All You Need To Know About User Stories

February 10, 2016
By

User Stories adhere to a specific, predefined structure and are a simplistic way of documenting the requirements and desired end-user functionality. A User Story tells you three things about the requirement: Who, What, and Why. The requirements expressed in User Stories are short, simple, and easy-to-understand statements. The predefined, standard format results in enhanced communication among the stakeholders and better estimations by the team.

The Product owners create User Stories which are designed to ensure that the customer’s requirements are clearly depicted and can be fully understood by all stakeholders. The Product Owner, based on his or her interaction with the stakeholders, business knowledge and expertise, and inputs from the team, develops User Stories that will form the initial Prioritized Product Backlog for the project. At times, the Product Owner may bring a Business Analyst to assist with writing User Stories.

How User Stories are created?

User Story Workshops  User Story Workshops are useful in understanding user expectations for the deliverables and are excellent for team building. They also facilitate preparation for the planning of the next Sprint. A User Story Workshop is a good platform to discuss and clarify every element of a product and often delve into the smallest details to ensure clarity. These workshops help the Product Owner to prioritize requirements and enable the Scrum Core Team to have a shared perspective of the Acceptance Criteria. They ensure that the Epics and User Stories describe the functionality from the users’ point of view, are easy to understand, and can be reliably estimated.

User Group Meetings

User Group Meetings involve relevant stakeholders (primarily users or customers of the product). They provide the Scrum Core Team with firsthand information about user expectations. This helps in formulating the Acceptance Criteria for the product and provides valuable insights for developing Epics. User Group Meetings are vital in the prevention of expensive rework that may result from a lack of clarity regarding expectations and requirements. These meetings also promote buy-in for the project and create a common understanding among the Scrum Core Team and relevant Stakeholder(s).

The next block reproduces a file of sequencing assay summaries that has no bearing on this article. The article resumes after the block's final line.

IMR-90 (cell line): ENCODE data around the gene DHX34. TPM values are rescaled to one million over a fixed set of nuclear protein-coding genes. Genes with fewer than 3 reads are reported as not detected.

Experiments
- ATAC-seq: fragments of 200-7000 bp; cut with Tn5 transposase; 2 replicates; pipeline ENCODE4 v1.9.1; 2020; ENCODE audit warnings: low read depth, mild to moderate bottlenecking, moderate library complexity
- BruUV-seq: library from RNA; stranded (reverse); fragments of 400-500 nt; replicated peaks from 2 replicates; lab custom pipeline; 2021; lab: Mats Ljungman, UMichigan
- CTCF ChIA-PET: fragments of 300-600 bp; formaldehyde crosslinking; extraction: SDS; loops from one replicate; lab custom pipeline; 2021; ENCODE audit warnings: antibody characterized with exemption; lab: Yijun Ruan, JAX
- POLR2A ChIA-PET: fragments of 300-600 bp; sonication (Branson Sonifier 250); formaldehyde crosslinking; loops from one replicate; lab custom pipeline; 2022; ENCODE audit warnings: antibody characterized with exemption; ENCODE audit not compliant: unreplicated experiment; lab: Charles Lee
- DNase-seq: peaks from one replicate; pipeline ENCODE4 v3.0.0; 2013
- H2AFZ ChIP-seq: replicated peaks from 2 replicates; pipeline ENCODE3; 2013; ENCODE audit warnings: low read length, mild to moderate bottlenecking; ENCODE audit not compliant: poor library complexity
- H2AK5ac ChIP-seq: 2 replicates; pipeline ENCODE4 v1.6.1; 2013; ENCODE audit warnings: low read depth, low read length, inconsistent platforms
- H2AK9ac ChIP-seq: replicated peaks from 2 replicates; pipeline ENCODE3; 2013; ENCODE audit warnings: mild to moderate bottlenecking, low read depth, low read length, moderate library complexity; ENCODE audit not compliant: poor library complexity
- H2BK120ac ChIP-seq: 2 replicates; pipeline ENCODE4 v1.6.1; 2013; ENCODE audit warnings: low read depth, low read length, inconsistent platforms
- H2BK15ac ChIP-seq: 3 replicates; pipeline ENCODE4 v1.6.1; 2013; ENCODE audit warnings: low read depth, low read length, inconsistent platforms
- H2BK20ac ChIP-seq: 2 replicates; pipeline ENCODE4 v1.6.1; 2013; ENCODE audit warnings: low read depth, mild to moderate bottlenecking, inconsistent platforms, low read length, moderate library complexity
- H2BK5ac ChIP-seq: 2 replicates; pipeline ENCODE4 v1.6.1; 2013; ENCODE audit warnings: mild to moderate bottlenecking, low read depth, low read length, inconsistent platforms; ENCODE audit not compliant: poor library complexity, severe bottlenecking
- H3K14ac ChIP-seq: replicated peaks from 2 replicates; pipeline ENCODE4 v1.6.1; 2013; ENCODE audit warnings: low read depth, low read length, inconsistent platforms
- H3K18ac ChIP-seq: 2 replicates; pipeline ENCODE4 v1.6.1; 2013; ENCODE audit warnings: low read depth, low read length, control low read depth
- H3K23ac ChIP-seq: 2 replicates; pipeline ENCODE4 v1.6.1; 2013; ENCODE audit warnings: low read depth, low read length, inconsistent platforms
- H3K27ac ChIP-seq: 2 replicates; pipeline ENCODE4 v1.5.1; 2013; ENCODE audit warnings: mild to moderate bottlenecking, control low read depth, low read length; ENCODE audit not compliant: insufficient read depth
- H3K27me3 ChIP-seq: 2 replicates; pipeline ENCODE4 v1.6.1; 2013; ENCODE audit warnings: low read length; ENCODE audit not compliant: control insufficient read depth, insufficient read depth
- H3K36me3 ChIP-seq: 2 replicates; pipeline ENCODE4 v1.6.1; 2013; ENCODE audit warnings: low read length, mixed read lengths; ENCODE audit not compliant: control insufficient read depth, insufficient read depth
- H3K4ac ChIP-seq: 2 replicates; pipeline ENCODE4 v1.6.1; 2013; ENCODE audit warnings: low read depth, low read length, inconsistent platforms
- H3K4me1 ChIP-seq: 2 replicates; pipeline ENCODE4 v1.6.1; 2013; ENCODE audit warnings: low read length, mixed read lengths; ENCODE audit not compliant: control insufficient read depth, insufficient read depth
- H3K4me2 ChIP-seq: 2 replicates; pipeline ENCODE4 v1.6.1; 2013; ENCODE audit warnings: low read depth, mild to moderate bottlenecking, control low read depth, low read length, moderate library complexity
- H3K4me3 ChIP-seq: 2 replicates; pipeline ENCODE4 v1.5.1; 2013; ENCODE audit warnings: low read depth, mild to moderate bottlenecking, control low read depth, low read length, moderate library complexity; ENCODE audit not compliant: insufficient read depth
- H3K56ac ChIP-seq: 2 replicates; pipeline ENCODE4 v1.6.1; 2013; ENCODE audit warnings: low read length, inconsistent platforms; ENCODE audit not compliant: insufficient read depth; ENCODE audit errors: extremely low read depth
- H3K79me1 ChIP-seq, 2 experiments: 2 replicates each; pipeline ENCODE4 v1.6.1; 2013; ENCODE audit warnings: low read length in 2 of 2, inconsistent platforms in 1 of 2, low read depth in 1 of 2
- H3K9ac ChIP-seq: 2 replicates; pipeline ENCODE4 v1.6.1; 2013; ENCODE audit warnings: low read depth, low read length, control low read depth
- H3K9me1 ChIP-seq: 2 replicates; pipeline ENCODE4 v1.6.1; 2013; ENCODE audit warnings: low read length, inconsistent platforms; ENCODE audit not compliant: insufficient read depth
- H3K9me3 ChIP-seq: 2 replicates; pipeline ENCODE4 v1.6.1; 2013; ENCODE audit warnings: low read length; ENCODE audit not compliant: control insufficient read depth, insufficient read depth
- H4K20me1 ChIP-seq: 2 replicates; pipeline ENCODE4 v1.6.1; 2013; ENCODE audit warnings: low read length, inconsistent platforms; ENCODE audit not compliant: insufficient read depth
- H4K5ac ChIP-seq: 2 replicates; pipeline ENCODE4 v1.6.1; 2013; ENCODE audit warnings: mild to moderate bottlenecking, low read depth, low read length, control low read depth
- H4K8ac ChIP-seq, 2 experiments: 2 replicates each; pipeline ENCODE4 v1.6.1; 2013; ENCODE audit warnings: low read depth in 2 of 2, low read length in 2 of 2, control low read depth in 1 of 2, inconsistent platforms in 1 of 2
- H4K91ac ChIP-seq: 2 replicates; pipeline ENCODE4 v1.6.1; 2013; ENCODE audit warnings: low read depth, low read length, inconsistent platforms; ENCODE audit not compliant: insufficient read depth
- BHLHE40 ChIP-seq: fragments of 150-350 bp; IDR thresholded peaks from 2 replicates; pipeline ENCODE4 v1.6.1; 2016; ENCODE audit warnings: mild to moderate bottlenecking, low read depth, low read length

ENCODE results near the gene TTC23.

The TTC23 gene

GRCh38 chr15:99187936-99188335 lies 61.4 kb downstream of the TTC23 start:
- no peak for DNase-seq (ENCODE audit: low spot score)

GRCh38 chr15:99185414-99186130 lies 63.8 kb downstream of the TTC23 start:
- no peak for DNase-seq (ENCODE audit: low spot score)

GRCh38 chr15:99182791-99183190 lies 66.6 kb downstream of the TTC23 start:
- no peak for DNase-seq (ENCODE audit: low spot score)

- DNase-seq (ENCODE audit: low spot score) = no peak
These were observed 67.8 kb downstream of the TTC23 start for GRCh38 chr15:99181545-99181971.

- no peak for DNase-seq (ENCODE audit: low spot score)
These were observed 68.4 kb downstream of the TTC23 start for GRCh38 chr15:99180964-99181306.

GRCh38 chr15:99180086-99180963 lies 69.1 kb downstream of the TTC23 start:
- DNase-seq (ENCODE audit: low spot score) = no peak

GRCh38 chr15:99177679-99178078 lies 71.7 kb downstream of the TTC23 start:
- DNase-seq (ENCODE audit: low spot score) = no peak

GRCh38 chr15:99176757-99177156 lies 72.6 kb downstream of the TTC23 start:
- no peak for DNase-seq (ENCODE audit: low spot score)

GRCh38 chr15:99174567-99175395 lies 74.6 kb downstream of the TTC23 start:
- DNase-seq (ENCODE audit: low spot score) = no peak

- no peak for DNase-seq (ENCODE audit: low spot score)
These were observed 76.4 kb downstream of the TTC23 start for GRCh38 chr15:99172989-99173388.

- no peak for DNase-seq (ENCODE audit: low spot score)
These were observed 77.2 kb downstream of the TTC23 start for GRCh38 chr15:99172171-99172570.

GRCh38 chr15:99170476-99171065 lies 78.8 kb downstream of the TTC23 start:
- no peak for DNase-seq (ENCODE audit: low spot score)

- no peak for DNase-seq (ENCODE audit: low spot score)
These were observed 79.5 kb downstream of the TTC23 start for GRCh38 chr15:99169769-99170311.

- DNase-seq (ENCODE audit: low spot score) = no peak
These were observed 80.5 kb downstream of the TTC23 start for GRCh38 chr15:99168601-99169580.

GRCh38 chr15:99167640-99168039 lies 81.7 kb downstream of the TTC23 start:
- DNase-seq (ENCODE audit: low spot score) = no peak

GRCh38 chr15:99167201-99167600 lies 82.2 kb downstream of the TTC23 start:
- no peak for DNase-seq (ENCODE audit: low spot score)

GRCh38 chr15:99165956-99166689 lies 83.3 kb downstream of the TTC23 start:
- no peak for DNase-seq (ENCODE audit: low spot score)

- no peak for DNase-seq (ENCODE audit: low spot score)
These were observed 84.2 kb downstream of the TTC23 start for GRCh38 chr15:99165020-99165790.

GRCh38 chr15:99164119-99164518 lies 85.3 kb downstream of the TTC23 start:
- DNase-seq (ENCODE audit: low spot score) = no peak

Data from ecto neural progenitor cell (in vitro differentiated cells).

Focus Group Meetings

Focus Group Meetings are a qualitative technique to gauge and understand user needs and expectations about a proposed product. A small group of users are selected to form the focus group. This group may be selected randomly from a large pool of users or can be selected specifically to represent all the major Personas being targeted. Focus Group Meetings normally adhere to a certain format in which the group is asked questions that they then discuss among themselves. Each Focus Group Meeting can have its own rules of discussion as decided by the organizers. These meetings are usually held in the presence of a moderator.

User or Customer Interviews

Engaging stakeholders, including the sponsor, users, and customers of the product, is important to gain the necessary context and insight required to develop Epics. Quality time spent interviewing users and customers will result in ensuring that the requirements in Epics align with the overall Project Vision, thereby delivering greater value.

Questionnaires

A cost effective way to gain quantitative and qualitative statistical insight from a large number of users or customers is to use surveys or Questionnaires. A Questionnaire is a research instrument that contains questions to be asked to a respondent in order to collect information about a specific issue or topic. Questionnaires can be self-administered or administered by an interviewer. In conclusion, user stories are the best way to document the requirements from the end uses perspective. The Use Stories can be written in several ways but the basic aim of creating these User Stories is to understand the requirements of the end user and implementing them accordingly.

To read more interesting articles about scrum and agile, visit – www.SCRUMstudy.com/blog

Share

Leave a Reply

Your email address will not be published. Required fields are marked *

Subscribe

Follow Us On